And may the gods of your choice help you if a main character has heterochromia - the character in question is going to have perfectly complete heterochromia and not, say, the more common sectoral heterochromia.
Whether the current popularity of this Technicolor Eyes phenomena has its roots in the success of Twilight or something more primal that prompts the ubiquitous rainbow-eyed Mary Sue, all I know is that I felt compelled to issue gentle cautions against Technicolor Eyes in at least seven of the forty ABNA 2011 excerpts I reviewed this year, to the point where I've started to fret that perhaps I'm the one curmudgeonly person on earth that doesn't like this phenomena - maybe I'm raining on every else's parade who would just as soon keep all the shiny DayGlo eyes in their fictional escapes? I just don't honestly know.
In the world of Twilight, the eye colors of vampires are very good indicators of their current hunger level and therefore of their overall mood. Human eyes may be the windows of the soul, but it would seem that vampire eyes are the dipsticks of the stomach. When the vampires are low on fuel and are starting to feel the pangs of a particularly strong case of the munchies, their eyes are "coal black" - like Edward's here - a description that makes me think of the deliberately-creepy black sclera contacts, but are presumably meant to be more "natural-looking" and retain the white sclera since the Cullens are apparently able to blend in as reasonably human-like.
Of course, the very great problem here is that neither of these sets of black eyes look "natural" at all. This is partly because the ColorYourContacts site is a costume supplier and can't be bothered to take real pictures of all their stock, and is instead - in my non-expert opinion - slapping a flat black over the designated iris / sclera areas and calling it a day. But even the most "natural" picture of black eyes that I could find online don't look particularly natural at all because black eyes aren't particularly common.
This wouldn't be such a big deal, of course, except that all the Cullen clan members have black eyes, at least when they're not fresh from the hunt. Carlisle, Esme, Edward, Rosalie, Emmett, Alice, and Jasper - that's seven people with unusual and startlingly "coal black" eyes, and only three of those people (Rosalie, Jasper, and Esme) are supposedly related to each other in any way at all. The signature Cullen eye color, more than anything else, undermines this ridiculous "adoption" cover story they have concocted - it may be believable that a private adoption agency was perfectly happy to place a series of impossibly pale, inhumanely beautiful children with the Cullens, but the idea that they were also willing to select for a rare genetic condition that both Carlisle and Esme each just happen to have is patently ridiculous.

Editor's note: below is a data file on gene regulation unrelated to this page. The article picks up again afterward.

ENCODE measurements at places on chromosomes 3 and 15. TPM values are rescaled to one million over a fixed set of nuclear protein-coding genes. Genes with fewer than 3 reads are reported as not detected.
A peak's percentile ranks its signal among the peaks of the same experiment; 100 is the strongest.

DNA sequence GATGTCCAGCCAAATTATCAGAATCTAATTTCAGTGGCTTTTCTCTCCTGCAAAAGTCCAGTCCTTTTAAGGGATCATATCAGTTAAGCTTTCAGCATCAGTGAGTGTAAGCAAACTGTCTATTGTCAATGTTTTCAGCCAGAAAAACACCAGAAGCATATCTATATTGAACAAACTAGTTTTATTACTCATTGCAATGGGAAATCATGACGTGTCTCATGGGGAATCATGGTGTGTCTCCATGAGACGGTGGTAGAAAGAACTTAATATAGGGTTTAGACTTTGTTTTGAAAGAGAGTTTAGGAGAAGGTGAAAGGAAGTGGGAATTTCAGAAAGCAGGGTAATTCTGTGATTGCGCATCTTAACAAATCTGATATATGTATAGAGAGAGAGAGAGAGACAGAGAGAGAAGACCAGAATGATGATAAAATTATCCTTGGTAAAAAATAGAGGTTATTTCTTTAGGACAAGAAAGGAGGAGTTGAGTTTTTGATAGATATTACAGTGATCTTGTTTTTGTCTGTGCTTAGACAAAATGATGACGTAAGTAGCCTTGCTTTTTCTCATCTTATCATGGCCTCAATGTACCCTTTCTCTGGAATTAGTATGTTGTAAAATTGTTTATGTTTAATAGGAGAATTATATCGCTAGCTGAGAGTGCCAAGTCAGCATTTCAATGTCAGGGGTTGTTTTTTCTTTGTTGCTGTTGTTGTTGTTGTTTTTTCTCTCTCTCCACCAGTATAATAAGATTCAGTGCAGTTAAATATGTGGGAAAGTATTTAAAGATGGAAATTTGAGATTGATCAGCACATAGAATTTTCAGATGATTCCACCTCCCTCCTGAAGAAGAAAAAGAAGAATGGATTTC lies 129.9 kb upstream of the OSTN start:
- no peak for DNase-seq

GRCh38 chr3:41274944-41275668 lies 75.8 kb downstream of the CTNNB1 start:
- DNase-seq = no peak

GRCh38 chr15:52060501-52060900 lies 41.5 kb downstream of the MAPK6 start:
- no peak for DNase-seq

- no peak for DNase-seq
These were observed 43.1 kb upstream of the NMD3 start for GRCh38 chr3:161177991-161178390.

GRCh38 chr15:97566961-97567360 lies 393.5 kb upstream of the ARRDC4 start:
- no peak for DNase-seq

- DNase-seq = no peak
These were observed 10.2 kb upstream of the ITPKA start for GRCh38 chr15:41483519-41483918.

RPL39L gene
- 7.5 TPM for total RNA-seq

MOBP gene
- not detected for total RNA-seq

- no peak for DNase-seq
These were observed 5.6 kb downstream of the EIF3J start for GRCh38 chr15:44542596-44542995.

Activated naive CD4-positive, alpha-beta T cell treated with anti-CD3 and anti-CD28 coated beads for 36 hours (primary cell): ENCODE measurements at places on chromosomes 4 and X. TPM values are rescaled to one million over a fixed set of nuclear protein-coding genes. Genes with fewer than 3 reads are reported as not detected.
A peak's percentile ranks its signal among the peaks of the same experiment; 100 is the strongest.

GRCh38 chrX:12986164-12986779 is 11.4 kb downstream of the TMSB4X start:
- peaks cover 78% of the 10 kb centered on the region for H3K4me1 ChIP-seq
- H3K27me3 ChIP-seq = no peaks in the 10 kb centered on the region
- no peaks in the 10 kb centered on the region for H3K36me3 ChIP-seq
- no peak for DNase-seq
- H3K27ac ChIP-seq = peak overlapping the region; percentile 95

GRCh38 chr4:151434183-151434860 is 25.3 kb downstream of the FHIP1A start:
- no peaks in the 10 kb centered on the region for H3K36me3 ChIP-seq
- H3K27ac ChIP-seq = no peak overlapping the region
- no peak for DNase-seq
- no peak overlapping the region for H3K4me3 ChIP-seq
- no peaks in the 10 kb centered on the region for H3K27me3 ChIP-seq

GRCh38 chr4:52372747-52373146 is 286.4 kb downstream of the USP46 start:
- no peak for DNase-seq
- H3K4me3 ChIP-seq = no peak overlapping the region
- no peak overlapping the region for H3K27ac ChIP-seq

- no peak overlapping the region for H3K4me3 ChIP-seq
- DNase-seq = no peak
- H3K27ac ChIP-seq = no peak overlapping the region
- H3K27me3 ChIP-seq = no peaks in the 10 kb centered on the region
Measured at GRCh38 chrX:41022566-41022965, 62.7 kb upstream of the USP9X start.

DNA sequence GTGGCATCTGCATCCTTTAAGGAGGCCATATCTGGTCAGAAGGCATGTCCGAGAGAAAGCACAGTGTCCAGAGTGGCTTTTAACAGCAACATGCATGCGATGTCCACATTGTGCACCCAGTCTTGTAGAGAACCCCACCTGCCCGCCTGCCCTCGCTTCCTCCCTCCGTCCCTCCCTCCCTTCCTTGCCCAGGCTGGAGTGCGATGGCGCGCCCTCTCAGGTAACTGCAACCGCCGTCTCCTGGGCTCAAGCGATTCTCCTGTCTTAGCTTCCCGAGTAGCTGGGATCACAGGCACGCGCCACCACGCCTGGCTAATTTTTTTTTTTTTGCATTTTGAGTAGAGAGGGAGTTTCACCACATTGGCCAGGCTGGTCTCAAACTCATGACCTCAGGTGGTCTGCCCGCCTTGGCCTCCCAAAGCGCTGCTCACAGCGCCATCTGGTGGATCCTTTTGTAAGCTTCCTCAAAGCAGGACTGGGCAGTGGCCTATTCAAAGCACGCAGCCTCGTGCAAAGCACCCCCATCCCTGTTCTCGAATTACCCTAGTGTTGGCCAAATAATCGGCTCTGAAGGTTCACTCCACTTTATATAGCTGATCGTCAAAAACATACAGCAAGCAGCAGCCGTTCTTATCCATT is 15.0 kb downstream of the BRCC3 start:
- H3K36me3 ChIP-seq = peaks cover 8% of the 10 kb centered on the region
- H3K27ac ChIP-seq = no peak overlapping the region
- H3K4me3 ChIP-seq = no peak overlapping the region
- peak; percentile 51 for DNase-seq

Better, at this point, to just drop the whole "adoption" story and tell everyone that they're all from the same extended family... from Alabama. (Or a number of other states, to be fair.)
Of course, the Cullens don't have aniridia - when a vampire is fresh from the hunt and fully sated, their eyes change from black to red or "topaz", depending on whether or not they've been feasting on human blood or animal blood. ColorYourEyes offers these two "vampire eyes" models for contrast -- Blood Vampire and Gold Vampire (and a Lestat Vampire! Collect them all!) -- but S. Meyer's frequent references to "liquid topaz" makes me think she means a more "overall" yellow tone. I would suppose that the image at the top of the post (fresh from RetroKatie5's flikr page) is probably what was intended, but I confess that every time I see a reference to Edward's topaz eyes, all I can think of is a gorram kitty cat.
Despite my last twenty-or-so paragraphs of warbling and whining, I don't actually have a problem with oddly-colored eyes in writing - at least, I should say I'm willing to keep an open mind. I'm perfectly content for sweet heroines to have warm chocolate-brownie eyes and for their smouldering love interests to have deep watery pools where their eyes should be. Vampires can have marble skin and liquid gold eyes and shimmering tears that drop like molten rubies, and their werewolf counterparts can have bronze burnished skin and eyes as green as the moss they run on and they can mark their territory with urine that sparkles in the sunlight like a thousand glittering diamonds. And I'll admit that I'm proud of S. Meyer for resiting the temptation to endow Bella with soft violet eyes that flash with hot passion and a thrill of fear every time she stumbles and falls flat on her face.
But, and here is the caveat to all this acceptance I'm trying to pour out, don't tell me that no one notices your character's Technicolor Eyes except their plucky, intrepid, and super-special love interest. If your character's eyes are unusual or abnormal in such a way that they immediately stand out to the narrator dutifully describing them to the reader, then the rest of your characters can't get away with being numbly incurious without instantly seeming like cardboard cut-outs populating your novel purely in order to take up space.
In other words: if, while growing up, I couldn't walk into a 7-11 without my plain blue eyes being exclaimed over as "the bluest eyes ever!" then the Cullens aren't allowed to alternate regularly between "coal black" and "liquid topaz" eyes without anyone except Bella ever noticing.